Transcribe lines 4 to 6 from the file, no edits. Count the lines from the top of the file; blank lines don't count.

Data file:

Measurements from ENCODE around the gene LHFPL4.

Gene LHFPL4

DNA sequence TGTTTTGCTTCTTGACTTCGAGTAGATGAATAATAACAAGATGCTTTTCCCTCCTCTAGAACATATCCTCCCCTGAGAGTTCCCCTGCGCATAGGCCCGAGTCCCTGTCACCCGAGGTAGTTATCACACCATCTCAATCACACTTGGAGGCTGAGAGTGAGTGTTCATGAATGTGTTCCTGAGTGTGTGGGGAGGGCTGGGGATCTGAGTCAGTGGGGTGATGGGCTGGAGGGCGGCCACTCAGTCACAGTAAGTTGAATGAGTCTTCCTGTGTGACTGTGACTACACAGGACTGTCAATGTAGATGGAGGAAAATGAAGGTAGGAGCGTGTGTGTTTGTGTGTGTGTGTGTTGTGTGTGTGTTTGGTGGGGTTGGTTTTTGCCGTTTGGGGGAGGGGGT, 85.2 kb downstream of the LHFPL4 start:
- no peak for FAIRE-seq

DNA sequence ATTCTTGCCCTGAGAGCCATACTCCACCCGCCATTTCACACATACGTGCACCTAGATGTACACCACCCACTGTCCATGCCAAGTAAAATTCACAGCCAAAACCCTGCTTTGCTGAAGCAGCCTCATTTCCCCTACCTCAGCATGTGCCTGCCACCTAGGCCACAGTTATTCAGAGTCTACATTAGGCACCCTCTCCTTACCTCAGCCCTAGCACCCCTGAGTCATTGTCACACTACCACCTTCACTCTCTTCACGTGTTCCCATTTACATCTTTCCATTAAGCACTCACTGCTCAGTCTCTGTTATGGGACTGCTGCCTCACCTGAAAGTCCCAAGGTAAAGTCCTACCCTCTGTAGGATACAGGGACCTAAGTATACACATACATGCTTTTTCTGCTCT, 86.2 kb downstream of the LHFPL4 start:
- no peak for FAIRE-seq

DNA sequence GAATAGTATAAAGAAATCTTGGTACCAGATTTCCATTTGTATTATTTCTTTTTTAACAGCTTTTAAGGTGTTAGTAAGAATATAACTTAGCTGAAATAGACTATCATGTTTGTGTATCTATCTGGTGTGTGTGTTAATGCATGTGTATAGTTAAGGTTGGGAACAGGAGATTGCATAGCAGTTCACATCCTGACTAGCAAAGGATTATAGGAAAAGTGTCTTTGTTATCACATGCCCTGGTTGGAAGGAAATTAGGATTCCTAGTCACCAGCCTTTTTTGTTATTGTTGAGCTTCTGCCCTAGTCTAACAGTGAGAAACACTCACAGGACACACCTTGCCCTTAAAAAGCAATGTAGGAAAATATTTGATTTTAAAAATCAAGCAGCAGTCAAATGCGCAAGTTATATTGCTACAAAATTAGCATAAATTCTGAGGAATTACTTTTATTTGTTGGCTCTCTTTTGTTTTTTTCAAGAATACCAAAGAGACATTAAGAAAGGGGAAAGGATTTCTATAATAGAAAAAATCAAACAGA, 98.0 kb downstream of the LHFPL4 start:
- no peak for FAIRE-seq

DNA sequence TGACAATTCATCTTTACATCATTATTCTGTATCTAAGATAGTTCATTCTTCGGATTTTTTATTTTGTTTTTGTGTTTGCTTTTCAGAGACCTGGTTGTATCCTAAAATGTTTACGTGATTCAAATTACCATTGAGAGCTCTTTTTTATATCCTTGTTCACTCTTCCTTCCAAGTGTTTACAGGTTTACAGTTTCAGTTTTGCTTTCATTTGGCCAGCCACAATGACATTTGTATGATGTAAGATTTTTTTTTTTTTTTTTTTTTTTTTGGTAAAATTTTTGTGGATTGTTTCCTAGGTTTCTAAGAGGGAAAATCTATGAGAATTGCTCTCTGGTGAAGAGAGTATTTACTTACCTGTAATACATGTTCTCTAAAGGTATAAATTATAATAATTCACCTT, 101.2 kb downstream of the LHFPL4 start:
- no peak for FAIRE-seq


- no peak for FAIRE-seq

DNA sequence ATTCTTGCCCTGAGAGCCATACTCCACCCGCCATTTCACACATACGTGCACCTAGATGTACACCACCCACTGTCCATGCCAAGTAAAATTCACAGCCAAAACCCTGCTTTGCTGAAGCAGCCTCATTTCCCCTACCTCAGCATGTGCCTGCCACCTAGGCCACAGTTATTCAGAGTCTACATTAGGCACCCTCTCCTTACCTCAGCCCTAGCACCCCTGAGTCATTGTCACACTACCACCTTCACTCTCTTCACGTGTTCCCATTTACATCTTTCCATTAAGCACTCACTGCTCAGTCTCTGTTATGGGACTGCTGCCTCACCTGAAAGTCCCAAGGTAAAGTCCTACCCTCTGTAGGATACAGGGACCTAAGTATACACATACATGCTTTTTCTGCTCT, 86.2 kb downstream of the LHFPL4 start:
- no peak for FAIRE-seq